Sozit Kurtu


To qualify near-melting point behavior with regards to solubility, specifically in the case of piperonal (m.p. 35-37C) in n-hexane from 40C to -8.5C. The additivity of volumes is an assumption and the densities of the solvent and solute are obtained from the ChemSpider prediction.


  1. Make 0.16M, 0.076M, 0.032M, 0.016M, and 0.007M solutions of piperonal in n-hexane at room temperatue.
  2. Set water bath to 40C to equilibrate.
  3. Insert tubes in a way that facilitates periodic removal to examine samples. Make sure that all samples are completely submerged in the bath.
  4. Decrease temperature in increments of 5C, checking each sample after equilibration for precipitation.
  5. Sonicate periodically to prevent supersaturation.
  6. Continue until sample precipitates, or until the lower limit of water bath.




A scatter plot comparing temperature of crystallization with concentration of solution.


  1. Pure n-hexane was used instead of mixtures of hexane isomers in a similar previous experiment.
  2. The solutions were made directly in one dram vials, rather than in a volumetric flask, as in Experiment 184. The masses in the calculation sheet are the actual measured concentration.
  3. A one-point solubility for piperonal in hexane was taken and found to be 0.15 at room temperature. This experiment appears to have allowed a higher concentration until ~15C.
  4. The samples appear to display a linear relationship between temperature and solubility. Extrapolating to 25C suggests a solubility of 0.341M, significantly higher than the previously recorded value.
  5. The upper limit concentration in this experiment, 0.16M, was difficult to dissolve at room temperature, so I would not anticipate a much greater concentration for observation closer to the mp. Despite the above extrapolation, I would anticipate an optimum concentration of ~0.2M.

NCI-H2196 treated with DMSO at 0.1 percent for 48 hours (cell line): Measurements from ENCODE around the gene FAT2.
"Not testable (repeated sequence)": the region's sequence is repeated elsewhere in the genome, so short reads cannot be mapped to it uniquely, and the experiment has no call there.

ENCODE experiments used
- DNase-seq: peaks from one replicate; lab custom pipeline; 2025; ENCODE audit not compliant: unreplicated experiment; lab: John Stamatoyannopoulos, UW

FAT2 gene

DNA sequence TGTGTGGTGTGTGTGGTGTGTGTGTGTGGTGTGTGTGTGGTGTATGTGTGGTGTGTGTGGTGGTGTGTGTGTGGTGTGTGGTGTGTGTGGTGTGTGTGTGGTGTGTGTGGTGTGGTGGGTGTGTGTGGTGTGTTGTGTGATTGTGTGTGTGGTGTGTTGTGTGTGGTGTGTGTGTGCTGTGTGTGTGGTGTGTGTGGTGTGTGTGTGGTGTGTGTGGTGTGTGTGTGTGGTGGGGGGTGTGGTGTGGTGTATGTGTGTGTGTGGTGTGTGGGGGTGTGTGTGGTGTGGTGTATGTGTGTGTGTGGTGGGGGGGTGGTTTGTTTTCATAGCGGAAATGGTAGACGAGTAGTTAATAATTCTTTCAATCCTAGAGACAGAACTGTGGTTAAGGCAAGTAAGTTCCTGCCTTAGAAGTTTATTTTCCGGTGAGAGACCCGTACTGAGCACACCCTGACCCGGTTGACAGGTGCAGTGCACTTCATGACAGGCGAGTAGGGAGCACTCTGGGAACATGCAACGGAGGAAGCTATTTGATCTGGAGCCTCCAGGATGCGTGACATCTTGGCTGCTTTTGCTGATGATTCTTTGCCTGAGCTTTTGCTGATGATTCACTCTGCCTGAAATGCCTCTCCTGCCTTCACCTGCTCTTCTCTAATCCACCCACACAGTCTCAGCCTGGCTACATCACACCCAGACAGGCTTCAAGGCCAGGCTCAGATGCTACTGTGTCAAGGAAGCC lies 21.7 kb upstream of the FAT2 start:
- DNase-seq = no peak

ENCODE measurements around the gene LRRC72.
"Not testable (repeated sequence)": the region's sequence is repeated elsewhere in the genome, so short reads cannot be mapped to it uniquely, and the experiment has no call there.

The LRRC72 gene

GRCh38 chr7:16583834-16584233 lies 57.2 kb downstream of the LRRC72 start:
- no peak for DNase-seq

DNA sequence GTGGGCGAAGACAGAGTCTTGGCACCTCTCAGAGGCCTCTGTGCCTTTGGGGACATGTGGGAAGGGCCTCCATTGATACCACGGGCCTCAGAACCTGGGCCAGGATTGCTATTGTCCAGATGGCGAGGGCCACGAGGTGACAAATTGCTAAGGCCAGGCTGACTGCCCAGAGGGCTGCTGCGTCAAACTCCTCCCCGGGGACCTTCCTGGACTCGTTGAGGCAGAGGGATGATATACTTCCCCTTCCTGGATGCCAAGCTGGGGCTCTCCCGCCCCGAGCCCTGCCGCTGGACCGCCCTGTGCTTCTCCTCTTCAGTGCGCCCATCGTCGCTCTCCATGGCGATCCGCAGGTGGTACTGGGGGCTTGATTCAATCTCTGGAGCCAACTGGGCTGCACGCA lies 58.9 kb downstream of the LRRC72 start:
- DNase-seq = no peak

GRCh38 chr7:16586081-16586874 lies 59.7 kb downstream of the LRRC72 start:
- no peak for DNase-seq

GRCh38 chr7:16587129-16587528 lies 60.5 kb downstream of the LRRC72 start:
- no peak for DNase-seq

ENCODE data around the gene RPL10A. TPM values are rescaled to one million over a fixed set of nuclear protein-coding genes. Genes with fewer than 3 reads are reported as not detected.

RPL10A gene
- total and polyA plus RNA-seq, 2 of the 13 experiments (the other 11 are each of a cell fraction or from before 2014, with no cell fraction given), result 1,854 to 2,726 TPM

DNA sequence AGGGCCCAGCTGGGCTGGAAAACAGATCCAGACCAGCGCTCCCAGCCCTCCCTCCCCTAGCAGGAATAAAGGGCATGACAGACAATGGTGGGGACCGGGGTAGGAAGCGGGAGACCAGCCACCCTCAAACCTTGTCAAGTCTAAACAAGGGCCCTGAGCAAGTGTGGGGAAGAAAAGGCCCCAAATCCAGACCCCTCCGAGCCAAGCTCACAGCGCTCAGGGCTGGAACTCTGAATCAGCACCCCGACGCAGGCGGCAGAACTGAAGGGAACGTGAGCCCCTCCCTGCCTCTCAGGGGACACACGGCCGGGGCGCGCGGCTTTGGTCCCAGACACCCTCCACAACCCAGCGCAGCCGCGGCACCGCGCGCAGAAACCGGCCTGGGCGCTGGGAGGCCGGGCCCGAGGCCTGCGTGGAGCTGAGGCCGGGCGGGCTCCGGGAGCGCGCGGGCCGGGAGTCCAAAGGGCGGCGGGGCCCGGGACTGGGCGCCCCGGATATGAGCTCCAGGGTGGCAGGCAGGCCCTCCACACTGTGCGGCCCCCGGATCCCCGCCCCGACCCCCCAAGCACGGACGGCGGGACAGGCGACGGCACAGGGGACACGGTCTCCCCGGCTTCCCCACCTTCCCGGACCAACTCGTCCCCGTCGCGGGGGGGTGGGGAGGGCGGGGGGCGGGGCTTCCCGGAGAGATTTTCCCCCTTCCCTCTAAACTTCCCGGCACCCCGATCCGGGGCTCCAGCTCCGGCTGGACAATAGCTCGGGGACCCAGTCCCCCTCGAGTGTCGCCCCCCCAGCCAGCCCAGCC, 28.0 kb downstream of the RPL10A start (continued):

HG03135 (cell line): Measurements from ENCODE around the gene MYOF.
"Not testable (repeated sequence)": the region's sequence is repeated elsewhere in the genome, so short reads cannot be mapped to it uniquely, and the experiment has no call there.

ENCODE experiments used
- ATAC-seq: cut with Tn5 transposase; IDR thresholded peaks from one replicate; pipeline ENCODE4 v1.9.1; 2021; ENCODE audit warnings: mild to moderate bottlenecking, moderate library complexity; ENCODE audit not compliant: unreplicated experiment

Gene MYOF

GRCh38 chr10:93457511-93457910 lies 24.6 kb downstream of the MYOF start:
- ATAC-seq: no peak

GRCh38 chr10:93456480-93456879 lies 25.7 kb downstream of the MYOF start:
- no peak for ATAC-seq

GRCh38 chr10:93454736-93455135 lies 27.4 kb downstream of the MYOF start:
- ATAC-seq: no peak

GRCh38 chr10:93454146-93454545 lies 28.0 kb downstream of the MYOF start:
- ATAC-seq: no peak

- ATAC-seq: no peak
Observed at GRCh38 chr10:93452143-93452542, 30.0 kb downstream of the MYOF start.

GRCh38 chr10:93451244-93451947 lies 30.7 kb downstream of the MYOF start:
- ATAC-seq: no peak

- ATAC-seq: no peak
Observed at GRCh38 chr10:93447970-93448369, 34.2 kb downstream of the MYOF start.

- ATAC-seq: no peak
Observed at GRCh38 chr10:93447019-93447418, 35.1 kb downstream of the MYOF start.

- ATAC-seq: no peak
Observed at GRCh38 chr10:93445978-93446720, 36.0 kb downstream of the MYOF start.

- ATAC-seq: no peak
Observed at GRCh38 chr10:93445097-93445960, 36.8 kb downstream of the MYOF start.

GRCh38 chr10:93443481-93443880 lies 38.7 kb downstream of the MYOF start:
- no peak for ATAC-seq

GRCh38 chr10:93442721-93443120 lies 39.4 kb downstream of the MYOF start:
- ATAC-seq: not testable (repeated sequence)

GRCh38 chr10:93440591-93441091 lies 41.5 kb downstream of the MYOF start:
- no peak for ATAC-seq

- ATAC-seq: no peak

6. While the melting points of cyclohexanecarboxylic acid and piperonal are similar, their behavior in hexane is highly disparate. While cyclohexanecarboxylic acid was found to be soluble in all proportions in hexanes, piperonal shows a much more limited solubility. This may be due to the extra stability offered by the dioxane group.


The properties of hexane as a solvent near the solute's melting point can not be universally extrapolated from Experiment 184, where cyclohexanecarboxylic acid remained essentially miscible at ~45 degrees below its melting point. More investigation is required as to the nature of its miscibility with cyclohexanecarboxylic acid as opposed to piperonal.



12:25 - Made sample A by weighing solute and then solvent in 1-dram vial.
12:27 - Made samples B-E.
13:10 - Set bath to 40C. Actual = 20C.
13:20 - Bath temp 35C, inserted tubes.
13:25 - Set bath to 35C. Actual = 40C.
13:35 - Set bath to 25C. Actual = 31C.
13:50 - Set bath to 15C. Actual = 20C. C- samples cloudy @ 20C.
13:52 - A has crystalline residue at bottom @ 18C.
13:55 - Set bath to 10C. Actual = 15.5C. B & C beginning to form crystals @ 15C and 13C, respectively.
14:02 - Set bath to 5C. Actual = 10C.
14:03 - Sonicate for 20s; slight redissolution due to heat.
14:09 - Set bath to 0C. Actual = 6C.
14:16 - Set bath to -5C. Actual = 0.5C.